The bones of two rabbits found in the stomach contents of an eagle sacrificed at the Sun Pyramid in Teotihuacan, Mexico. (Nawa Sugiyama)

Rabbits were buried at the Sun and Moon Pyramids and are found in the stomach contents of sacrificial carnivores, such as eagles and pumas. Rabbit bones found in the carnivore stomachs contain a type of carbon that indicates a diet unusually rich in corn or cactus, suggesting human-raised rabbits had, in turn, been fed to the carnivores. 

“The rabbits were probably fed corn, but the carbon isotopes don’t distinguish between corn and cactus, so we can’t say for certain,” Sugiyama said.

Moreover, 46% of the animal bones excavated in one apartment compound were from rabbits that had been fed a similar diet of agricultural crops, and the amount of phosphate in the floor of one room indicates a location where rabbits urinated and were probably housed. A stone statue of a rabbit was also found in the complex’s central plaza, reinforcing the importance of rabbit husbandry to the residents. 

A thousand years later, the 16th century Spanish conquistador Hernan Cortez described the sale of rabbits at the Aztec marketplace of Tlateloco. Over at least a millennia of husbandry and extensive use for food, fur, and ritual, however, the rabbits of Mexico did not become domesticated — a mutualistic, multigenerational relationship characterized by human-controlled reproduction.

To understand why, Somerville compared the behavioral ecology of European rabbits and American cottontails against criteria that “prime” or preadapt animals for domestication. Animals that have been domesticated usually live in groups with resident males. They also have young that imprint easily and require parental care, a promiscuous mating system, tolerance for a wide variety of environments, and low reactivity to humans.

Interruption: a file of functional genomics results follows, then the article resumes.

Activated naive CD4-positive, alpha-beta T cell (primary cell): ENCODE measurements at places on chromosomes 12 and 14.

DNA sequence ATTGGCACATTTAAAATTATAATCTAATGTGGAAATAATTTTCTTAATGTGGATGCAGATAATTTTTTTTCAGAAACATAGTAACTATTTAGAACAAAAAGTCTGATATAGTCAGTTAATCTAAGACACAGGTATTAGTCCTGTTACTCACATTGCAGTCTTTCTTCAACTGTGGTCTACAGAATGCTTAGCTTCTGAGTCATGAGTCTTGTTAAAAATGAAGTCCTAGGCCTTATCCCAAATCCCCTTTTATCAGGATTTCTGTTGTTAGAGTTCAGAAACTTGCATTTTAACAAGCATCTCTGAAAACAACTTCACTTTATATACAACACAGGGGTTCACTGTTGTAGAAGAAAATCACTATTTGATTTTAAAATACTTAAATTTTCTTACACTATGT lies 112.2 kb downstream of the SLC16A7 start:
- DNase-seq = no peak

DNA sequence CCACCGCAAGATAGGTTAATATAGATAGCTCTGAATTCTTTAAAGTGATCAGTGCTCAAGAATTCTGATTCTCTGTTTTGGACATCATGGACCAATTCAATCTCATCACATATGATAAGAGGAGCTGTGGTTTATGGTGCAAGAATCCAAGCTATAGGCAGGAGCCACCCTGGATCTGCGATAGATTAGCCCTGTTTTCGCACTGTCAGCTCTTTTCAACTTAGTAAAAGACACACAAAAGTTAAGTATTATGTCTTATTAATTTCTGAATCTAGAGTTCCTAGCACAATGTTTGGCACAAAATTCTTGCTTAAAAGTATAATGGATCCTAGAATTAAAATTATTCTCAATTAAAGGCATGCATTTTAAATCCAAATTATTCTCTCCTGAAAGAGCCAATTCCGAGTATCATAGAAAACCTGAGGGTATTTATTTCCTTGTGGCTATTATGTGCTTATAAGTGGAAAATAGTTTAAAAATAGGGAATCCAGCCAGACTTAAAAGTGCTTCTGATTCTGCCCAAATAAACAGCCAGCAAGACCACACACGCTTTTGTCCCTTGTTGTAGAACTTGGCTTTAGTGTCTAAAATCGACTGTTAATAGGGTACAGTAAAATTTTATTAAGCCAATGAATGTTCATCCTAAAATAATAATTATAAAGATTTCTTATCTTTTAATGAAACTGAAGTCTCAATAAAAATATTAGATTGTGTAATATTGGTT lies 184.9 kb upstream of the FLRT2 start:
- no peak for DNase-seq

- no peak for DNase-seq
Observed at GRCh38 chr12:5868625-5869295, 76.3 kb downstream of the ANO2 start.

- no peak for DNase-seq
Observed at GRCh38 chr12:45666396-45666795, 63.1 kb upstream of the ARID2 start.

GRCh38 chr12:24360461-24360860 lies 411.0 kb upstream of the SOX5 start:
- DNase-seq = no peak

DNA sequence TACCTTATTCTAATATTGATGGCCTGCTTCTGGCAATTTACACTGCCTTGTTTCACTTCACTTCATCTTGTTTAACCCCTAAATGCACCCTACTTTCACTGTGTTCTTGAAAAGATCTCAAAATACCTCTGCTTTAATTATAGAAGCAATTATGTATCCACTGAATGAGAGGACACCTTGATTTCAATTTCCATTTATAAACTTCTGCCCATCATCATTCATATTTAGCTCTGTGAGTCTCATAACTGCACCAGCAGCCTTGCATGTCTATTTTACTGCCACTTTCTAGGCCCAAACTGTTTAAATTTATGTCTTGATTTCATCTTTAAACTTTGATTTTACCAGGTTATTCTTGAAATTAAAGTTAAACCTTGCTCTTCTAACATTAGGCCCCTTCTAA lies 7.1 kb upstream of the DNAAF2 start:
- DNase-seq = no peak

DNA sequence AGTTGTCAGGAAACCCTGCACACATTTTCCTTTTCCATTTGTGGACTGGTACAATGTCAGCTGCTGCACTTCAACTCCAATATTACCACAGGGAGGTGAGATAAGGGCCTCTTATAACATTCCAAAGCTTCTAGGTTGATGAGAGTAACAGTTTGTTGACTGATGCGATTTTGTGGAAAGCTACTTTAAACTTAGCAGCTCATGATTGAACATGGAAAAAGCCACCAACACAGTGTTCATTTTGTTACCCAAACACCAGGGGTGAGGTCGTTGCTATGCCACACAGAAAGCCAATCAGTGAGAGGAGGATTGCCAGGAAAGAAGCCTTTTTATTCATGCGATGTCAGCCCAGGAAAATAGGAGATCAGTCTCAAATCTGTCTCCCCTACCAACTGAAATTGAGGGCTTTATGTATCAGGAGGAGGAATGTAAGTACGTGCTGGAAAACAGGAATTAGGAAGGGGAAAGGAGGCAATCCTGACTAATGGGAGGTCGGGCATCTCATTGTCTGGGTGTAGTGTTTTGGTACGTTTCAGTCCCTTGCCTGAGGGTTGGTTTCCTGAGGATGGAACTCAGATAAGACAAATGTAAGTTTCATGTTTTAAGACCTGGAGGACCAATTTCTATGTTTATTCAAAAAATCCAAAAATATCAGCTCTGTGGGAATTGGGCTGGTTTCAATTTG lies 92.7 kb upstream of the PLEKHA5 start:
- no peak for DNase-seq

European and American rabbits were similar across all criteria except social behavior. European rabbits live in underground family burrows, called warrens, of up to 20 individuals that include males, who defend their breeding territory from other males. Warrens made it easy for people to locate and manage wild rabbit populations, then mimic those conditions in captivity, where rabbits readily reproduced.

American cottontails, on the other hand, are solitary, live entirely above ground, and tend to fight in enclosures together. Males do not defend a breeding territory and pursue more opportunistic mating strategies. 

Somerville and Sugiyama conclude that their solitary nature, tendency to fight in enclosures, dispersed territories, and less predictable mating systems made it possible to raise rabbits without forming the kind of mutual relationship that would eventually give humans enough control over a species to direct its evolution. Greater species diversity also made it less likely that any one of them would become domesticated.

The open-access paper, “Why were New World rabbits not domesticated?” is published in Animal Frontiers and available here.

Header photo: An Eastern Cottontail rabbit. (Peter Broster on Wikimedia Commons)

Reference: Andrew D Somerville, Nawa Sugiyama, Why were New World rabbits not domesticated?, Animal Frontiers, Volume 11, Issue 3, May 2021, Pages 62–68,